What it Takes to Stabilize a GenAI-first, Modern Data Lake in a Big Company: Provision 20,000 Ephemeral Data Lakes Annually


LinkedIn, having joined the exabyte-scale data lake club in 2021, has been at the forefront of data and AI innovations. The year 2023 brought significant challenges and milestones, including the introduction of GenAI LLMs, completion of the Iceberg migration, initiation of the object storage journey, and a renewed focus on data privacy and security. This session delves into the strategies and lessons learned during this transformative period, with a specific focus on stabilizing platforms without compromising advancements in AI, security, and unified SQL.

Challenges Faced:
Connectivity issues leading to 11 days of GenAI training losses.
Live production failures in interactive Darwin notebooks queries.
Infrastructure development hesitations and trust issues in staging environments.
Approaches and Learnings:
Development of a high-throughput system for auto-building lightweight, production data lakes on Kubernetes (K8s) for every code commit and pull request (PR).
Scaling flow failure insights using Prometheus, OpenTelemetry, and the Java Virtual Machine (JVM).

Key Discussion Points:
Recognizing symptoms indicating the need for reinvestment in foundational infrastructure.
Strategies for stabilizing platforms while accommodating rapid innovation in AI, security, and unified SQL.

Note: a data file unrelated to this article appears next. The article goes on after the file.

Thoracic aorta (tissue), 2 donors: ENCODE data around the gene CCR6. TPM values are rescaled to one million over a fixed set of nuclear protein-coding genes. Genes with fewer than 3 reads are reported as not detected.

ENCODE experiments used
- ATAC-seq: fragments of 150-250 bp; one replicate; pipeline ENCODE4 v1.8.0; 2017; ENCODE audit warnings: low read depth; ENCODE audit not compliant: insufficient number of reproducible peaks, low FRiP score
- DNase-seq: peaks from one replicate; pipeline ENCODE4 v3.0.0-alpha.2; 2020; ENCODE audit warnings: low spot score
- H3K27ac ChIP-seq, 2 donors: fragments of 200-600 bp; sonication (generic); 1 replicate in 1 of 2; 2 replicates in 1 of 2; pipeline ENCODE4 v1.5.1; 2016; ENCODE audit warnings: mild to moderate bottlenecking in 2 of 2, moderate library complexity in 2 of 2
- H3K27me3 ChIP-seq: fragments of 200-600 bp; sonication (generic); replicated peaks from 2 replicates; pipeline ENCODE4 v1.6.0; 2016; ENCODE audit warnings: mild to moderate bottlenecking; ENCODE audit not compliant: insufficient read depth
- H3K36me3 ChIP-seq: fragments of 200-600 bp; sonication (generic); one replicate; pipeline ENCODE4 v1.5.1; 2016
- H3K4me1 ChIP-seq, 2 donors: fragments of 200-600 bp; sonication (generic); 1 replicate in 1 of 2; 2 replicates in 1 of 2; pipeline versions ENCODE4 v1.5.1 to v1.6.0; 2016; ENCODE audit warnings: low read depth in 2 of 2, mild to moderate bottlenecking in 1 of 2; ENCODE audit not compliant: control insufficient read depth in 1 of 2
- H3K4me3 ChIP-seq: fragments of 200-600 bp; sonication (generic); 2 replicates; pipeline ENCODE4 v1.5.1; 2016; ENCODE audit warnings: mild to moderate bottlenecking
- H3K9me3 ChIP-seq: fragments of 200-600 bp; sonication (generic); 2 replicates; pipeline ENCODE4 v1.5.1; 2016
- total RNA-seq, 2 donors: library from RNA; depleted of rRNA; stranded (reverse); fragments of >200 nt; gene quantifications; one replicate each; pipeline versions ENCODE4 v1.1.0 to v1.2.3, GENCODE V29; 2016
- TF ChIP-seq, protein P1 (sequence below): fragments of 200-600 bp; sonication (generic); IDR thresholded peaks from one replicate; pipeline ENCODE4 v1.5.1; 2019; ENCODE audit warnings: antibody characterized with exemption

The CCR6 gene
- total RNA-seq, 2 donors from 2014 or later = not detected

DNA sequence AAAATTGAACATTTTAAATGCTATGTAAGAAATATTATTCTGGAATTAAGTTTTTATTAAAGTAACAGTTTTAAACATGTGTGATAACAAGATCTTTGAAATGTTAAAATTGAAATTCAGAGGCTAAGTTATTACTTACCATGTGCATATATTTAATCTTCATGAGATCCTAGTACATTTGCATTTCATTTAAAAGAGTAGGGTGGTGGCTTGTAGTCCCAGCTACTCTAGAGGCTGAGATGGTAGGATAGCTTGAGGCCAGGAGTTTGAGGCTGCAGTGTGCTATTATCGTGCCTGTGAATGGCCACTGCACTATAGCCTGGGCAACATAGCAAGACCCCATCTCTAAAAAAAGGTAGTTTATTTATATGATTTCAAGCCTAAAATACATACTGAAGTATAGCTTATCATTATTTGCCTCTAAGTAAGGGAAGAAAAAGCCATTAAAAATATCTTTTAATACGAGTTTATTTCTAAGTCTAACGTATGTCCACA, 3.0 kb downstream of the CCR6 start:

User experience enhancements and architectural iterations implemented during the stabilization process.
The journey of productionizing OpenTelemetry at LinkedIn and its impact on observability.
Unanticipated challenges faced and successful resolutions encountered along the way.

Currently, the system supports over 20,000 ephemeral data lakes annually.
Detection and resolution of 2.1K platform issues each year.

By sharing LinkedIn's experiences and solutions, this session aims to provide valuable insights into managing large-scale data lakes, ensuring stability, and fostering continuous innovation. The discussion will be particularly relevant for data scientists, machine learning engineers, and infrastructure developers seeking to strike a balance between technological advancements and a robust foundation.


Moses Lee is a software engineer who found his interest in data at RISELab, home to AI-focused platforms such as Ray, and in industry at a Berkeley SkyDeck incubator. Since then, Moses joined as a software engineer at LI and helped GA multiple platforms across cloud, AI compute, and now data lake foundations. Moses has an interest in bringing simple interfaces to end users on fairly complex data infrastructures.

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